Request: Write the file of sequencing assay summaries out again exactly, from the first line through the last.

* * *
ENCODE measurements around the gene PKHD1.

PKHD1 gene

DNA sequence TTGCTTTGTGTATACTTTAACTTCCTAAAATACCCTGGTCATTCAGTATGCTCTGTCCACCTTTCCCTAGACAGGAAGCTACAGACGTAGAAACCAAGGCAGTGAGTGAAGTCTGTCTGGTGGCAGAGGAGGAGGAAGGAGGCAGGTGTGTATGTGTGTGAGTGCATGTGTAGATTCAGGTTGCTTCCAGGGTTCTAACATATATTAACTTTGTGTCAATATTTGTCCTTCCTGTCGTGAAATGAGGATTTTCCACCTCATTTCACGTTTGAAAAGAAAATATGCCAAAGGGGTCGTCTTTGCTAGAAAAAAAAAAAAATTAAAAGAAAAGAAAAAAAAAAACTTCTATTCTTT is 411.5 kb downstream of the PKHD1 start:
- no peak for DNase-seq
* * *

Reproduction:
ENCODE measurements around the gene PKHD1.

PKHD1 gene

DNA sequence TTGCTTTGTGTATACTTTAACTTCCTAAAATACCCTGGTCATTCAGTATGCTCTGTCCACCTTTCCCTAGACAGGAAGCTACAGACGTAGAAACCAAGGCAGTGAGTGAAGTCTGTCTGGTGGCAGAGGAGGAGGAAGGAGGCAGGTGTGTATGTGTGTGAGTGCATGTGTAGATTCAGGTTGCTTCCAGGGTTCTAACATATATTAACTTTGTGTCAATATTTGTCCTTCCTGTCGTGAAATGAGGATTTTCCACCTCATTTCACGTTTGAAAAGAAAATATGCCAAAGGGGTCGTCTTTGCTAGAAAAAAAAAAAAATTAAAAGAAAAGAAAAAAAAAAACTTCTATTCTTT is 411.5 kb downstream of the PKHD1 start:
- no peak for DNase-seq